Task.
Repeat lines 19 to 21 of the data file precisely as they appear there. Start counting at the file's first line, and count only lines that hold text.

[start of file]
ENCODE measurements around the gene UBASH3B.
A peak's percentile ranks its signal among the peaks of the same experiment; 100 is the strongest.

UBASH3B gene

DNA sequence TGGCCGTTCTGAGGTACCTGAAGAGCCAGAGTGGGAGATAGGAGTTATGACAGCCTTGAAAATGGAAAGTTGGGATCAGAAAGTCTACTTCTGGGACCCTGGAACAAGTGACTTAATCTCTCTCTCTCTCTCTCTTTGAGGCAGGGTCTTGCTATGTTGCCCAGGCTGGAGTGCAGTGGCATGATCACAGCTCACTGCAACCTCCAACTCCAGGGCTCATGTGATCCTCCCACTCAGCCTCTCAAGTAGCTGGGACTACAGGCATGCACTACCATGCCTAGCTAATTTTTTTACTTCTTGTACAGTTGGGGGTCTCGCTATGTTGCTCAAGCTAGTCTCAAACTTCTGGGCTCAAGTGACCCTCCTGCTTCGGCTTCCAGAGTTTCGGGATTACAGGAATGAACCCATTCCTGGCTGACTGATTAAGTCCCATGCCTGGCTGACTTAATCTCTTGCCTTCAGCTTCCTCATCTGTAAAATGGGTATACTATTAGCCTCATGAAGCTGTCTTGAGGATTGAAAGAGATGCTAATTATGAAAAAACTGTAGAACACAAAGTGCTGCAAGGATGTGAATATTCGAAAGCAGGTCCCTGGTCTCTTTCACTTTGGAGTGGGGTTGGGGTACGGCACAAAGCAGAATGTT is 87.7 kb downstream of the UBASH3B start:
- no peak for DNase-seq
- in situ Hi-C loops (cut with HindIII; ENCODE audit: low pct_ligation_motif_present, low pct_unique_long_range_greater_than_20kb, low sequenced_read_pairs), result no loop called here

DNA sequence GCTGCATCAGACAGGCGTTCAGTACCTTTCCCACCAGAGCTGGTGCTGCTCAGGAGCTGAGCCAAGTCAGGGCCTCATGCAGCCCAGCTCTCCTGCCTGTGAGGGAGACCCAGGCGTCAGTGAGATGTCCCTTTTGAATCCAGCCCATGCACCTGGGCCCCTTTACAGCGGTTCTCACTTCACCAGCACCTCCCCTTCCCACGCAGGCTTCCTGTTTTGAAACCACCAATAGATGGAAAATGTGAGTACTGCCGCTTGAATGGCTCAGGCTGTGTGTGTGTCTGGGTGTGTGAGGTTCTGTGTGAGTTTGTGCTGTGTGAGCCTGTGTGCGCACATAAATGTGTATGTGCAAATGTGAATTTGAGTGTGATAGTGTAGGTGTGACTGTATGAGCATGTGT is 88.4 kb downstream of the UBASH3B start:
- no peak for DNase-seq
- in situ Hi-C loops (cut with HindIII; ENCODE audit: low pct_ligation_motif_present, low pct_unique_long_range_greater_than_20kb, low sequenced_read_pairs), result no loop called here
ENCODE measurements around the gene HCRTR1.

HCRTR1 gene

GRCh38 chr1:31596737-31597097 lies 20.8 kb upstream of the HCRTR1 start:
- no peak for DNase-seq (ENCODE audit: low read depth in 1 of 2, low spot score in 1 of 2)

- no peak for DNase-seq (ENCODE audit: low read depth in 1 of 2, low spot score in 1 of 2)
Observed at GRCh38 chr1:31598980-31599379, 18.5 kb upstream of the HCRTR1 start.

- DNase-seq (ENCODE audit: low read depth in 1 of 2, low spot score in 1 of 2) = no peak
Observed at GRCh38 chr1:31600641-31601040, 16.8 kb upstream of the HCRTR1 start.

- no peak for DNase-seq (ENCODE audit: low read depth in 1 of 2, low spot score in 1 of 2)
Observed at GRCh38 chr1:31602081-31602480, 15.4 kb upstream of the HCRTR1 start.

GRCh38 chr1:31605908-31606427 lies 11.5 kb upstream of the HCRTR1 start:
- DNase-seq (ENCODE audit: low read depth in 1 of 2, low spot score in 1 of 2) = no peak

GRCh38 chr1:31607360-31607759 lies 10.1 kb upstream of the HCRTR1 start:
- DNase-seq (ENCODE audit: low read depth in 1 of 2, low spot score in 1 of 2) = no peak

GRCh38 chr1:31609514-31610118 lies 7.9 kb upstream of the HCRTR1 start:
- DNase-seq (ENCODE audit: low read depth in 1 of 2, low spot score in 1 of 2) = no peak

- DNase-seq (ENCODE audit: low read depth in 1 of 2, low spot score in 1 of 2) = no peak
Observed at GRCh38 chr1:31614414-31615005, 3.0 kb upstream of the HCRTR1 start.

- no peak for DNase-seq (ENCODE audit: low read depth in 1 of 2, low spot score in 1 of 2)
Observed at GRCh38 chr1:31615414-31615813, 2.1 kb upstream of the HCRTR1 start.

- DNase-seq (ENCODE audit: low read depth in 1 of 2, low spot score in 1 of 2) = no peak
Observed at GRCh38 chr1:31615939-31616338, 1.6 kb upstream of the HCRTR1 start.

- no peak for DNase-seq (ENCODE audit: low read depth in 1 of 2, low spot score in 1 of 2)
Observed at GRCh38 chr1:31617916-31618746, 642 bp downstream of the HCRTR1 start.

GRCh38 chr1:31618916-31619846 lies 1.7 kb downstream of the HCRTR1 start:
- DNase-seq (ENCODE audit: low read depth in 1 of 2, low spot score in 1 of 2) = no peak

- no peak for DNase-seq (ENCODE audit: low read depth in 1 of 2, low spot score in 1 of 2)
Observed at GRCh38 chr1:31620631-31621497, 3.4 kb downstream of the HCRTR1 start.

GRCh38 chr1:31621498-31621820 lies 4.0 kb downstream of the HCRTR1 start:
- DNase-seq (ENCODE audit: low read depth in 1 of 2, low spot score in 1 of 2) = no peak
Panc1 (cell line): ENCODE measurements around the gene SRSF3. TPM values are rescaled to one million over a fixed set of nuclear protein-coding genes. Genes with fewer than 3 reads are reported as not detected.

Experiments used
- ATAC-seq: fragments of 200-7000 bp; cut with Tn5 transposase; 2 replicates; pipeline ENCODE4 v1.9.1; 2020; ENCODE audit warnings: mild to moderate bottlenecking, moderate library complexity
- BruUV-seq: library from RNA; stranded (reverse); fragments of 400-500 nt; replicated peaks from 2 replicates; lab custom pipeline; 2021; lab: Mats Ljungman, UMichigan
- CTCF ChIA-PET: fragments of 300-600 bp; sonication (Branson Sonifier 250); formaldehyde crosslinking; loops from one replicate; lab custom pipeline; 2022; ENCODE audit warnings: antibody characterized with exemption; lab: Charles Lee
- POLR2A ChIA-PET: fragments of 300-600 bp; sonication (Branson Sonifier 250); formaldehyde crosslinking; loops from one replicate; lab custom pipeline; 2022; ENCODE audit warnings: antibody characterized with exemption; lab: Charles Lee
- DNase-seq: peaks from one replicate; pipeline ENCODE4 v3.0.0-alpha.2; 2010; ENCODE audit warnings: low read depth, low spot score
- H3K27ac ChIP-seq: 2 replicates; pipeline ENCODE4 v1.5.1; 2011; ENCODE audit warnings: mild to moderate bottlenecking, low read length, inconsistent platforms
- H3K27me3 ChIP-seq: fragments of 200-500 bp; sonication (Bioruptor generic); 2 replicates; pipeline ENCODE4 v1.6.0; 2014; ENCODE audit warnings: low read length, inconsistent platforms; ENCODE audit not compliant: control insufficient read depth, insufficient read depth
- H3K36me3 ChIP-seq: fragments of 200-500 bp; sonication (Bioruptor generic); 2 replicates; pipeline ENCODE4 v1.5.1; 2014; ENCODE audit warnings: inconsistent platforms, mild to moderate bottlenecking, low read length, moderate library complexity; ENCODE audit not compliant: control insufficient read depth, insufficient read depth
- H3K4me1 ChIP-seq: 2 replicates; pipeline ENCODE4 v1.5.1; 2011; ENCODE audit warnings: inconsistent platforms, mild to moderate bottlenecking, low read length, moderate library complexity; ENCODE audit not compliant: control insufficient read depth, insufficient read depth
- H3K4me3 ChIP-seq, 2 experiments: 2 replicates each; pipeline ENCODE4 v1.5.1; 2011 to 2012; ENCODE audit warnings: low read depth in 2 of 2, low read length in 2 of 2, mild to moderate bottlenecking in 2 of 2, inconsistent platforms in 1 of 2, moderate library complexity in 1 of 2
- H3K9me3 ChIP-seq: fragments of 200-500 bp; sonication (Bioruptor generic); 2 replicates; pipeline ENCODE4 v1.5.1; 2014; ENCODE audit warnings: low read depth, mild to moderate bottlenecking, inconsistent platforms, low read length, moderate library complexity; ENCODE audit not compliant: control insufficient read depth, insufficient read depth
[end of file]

Observed at GRCh38 chr1:31602081-31602480, 15.4 kb upstream of the HCRTR1 start.

GRCh38 chr1:31605908-31606427 lies 11.5 kb upstream of the HCRTR1 start:
- DNase-seq (ENCODE audit: low read depth in 1 of 2, low spot score in 1 of 2) = no peak